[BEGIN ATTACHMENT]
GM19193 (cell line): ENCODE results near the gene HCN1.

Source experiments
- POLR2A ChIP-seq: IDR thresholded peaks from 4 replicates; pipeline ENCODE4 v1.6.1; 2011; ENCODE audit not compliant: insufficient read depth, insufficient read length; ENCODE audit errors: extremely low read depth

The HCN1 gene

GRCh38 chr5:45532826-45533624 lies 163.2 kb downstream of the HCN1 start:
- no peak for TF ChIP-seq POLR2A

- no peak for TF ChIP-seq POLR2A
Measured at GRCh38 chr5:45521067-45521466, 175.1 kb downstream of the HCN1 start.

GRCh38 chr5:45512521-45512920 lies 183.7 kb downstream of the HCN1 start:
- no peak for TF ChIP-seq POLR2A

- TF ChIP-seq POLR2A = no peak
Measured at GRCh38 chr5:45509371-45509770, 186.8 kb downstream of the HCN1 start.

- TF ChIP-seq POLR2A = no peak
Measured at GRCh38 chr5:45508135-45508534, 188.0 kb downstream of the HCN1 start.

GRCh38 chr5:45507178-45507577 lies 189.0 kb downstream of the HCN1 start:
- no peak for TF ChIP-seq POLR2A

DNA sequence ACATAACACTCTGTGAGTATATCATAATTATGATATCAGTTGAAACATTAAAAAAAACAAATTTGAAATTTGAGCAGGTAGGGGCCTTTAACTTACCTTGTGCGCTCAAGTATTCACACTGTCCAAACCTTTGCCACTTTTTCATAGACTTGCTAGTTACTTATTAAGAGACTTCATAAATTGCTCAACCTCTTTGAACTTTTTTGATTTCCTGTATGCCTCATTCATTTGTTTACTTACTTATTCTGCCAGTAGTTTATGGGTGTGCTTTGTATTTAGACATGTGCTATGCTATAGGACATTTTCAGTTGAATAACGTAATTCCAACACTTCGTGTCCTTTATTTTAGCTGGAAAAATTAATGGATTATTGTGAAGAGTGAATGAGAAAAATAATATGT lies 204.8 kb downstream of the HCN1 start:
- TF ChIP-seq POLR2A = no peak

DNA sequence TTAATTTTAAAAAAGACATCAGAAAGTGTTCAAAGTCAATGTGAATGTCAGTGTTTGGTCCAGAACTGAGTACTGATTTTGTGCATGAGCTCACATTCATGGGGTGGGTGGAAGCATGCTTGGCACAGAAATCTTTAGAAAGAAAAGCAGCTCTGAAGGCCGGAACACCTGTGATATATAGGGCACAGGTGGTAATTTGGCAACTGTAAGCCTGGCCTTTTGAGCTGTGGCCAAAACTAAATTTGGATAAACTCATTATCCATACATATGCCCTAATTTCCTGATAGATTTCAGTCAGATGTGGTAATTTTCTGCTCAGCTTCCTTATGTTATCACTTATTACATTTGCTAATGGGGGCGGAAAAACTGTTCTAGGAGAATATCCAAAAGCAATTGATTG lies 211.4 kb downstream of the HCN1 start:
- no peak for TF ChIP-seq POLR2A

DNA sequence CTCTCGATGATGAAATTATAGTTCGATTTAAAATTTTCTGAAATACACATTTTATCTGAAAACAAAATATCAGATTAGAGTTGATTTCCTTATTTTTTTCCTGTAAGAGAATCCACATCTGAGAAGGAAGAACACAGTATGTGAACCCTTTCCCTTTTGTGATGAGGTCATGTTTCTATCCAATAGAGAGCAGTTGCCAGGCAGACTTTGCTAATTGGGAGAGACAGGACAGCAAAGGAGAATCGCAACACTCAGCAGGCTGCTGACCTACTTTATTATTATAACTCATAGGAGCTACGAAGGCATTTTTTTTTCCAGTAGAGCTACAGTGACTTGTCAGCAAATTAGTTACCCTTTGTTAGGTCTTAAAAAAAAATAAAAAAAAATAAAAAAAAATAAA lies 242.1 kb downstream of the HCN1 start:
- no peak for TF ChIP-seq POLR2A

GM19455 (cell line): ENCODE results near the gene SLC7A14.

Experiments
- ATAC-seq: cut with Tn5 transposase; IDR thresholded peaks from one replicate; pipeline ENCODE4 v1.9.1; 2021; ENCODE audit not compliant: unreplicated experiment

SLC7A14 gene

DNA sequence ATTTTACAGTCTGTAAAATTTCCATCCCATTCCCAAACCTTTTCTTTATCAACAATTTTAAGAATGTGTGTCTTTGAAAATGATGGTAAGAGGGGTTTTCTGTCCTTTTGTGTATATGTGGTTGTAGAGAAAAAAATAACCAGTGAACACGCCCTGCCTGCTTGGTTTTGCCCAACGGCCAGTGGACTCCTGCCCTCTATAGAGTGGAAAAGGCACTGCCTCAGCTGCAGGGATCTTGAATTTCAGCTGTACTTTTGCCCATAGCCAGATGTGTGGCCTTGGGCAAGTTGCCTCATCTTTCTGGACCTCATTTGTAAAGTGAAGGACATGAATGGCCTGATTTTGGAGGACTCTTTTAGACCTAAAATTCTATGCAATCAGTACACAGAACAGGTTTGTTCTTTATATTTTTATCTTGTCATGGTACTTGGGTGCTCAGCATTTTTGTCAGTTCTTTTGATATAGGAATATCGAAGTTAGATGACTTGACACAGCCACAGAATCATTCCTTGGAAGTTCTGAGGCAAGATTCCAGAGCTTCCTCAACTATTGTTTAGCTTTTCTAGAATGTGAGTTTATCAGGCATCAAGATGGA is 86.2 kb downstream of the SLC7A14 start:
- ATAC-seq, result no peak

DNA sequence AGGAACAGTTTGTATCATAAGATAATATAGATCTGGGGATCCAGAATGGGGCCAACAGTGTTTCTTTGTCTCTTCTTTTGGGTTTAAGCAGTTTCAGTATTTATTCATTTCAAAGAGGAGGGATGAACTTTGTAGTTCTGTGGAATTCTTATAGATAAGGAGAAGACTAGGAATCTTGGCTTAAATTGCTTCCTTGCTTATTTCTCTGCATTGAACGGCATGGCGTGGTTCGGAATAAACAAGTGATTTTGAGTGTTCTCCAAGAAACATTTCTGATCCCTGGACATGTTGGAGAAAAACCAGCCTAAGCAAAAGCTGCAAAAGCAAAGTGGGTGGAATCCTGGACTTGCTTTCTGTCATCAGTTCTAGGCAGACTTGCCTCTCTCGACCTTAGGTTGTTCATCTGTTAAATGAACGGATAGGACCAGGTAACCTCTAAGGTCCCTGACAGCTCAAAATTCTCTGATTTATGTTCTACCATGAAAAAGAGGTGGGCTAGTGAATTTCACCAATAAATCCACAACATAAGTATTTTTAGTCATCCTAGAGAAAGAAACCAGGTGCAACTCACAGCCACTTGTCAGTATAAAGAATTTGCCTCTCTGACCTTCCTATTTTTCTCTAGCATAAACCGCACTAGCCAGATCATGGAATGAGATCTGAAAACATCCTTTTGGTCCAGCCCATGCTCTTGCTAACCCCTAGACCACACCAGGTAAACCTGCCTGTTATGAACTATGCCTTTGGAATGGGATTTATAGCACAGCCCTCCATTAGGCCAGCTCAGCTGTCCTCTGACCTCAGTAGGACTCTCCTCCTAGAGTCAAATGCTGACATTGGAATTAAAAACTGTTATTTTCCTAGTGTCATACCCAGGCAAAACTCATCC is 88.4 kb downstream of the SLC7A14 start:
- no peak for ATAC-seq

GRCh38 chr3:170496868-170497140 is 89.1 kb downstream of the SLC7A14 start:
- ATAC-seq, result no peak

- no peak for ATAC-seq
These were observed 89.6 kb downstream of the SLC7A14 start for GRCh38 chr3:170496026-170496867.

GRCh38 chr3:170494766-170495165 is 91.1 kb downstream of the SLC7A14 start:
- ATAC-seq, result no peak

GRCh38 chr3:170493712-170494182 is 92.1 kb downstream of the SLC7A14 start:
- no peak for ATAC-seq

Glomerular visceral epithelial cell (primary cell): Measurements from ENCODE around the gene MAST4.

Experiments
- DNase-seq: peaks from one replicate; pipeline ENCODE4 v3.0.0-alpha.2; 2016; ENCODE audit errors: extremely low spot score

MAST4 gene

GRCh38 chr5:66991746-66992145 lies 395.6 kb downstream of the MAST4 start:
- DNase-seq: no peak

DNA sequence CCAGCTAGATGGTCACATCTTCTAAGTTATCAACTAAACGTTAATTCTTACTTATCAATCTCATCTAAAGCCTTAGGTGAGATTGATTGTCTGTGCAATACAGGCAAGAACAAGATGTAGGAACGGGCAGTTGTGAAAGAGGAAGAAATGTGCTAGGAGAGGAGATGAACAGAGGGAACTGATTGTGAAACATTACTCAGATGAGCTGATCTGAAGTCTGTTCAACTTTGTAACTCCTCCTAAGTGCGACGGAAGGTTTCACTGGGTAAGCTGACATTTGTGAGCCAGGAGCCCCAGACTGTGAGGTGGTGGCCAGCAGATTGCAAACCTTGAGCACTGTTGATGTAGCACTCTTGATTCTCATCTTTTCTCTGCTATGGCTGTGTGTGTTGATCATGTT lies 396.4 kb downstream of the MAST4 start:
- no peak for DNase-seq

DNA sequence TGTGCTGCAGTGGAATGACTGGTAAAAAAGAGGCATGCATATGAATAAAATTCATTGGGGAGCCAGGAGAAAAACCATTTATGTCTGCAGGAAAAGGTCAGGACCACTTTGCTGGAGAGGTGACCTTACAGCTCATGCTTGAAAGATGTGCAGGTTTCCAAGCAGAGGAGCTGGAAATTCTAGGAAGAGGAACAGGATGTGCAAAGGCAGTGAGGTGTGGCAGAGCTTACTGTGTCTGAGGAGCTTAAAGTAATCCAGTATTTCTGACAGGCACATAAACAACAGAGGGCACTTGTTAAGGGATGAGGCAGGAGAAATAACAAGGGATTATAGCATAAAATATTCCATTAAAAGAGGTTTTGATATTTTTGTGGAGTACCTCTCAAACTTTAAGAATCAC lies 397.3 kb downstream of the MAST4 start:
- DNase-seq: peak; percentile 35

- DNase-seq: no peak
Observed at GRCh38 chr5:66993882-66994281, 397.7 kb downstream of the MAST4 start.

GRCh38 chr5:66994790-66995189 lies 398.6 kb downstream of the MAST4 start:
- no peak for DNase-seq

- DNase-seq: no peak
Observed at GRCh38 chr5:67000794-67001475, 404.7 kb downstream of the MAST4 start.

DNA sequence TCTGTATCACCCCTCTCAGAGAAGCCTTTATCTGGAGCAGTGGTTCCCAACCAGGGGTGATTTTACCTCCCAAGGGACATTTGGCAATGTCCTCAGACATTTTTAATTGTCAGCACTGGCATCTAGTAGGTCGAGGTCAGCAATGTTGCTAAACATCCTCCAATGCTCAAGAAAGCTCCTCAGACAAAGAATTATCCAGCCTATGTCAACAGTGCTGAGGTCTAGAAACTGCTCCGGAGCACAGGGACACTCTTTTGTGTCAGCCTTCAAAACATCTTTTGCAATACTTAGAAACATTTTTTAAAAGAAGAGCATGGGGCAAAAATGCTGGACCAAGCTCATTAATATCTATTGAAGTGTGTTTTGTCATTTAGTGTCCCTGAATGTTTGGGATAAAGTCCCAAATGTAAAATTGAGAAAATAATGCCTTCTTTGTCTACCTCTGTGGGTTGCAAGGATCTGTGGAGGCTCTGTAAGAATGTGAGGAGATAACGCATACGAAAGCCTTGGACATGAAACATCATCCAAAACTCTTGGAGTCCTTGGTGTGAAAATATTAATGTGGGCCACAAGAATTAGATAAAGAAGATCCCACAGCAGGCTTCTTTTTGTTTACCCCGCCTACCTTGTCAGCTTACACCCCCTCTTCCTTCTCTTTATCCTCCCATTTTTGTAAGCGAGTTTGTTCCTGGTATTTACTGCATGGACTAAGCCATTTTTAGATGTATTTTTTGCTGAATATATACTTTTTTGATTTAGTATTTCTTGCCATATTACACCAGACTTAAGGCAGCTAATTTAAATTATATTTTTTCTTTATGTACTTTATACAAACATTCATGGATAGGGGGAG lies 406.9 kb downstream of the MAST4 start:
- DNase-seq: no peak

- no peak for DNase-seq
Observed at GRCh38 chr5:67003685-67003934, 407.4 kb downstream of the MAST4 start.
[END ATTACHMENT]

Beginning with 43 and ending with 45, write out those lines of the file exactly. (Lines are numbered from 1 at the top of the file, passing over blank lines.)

GRCh38 chr5:66991746-66992145 lies 395.6 kb downstream of the MAST4 start:
- DNase-seq: no peak

DNA sequence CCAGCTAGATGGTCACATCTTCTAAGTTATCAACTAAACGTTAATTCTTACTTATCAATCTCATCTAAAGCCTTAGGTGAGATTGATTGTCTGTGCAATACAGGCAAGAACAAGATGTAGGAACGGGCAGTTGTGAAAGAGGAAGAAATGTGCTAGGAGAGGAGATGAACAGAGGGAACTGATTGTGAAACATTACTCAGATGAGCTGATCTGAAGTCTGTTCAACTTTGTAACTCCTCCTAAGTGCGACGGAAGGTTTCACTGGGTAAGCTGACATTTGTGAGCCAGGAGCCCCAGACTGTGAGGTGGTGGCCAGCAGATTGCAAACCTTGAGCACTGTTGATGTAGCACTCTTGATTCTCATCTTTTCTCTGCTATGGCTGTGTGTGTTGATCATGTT lies 396.4 kb downstream of the MAST4 start: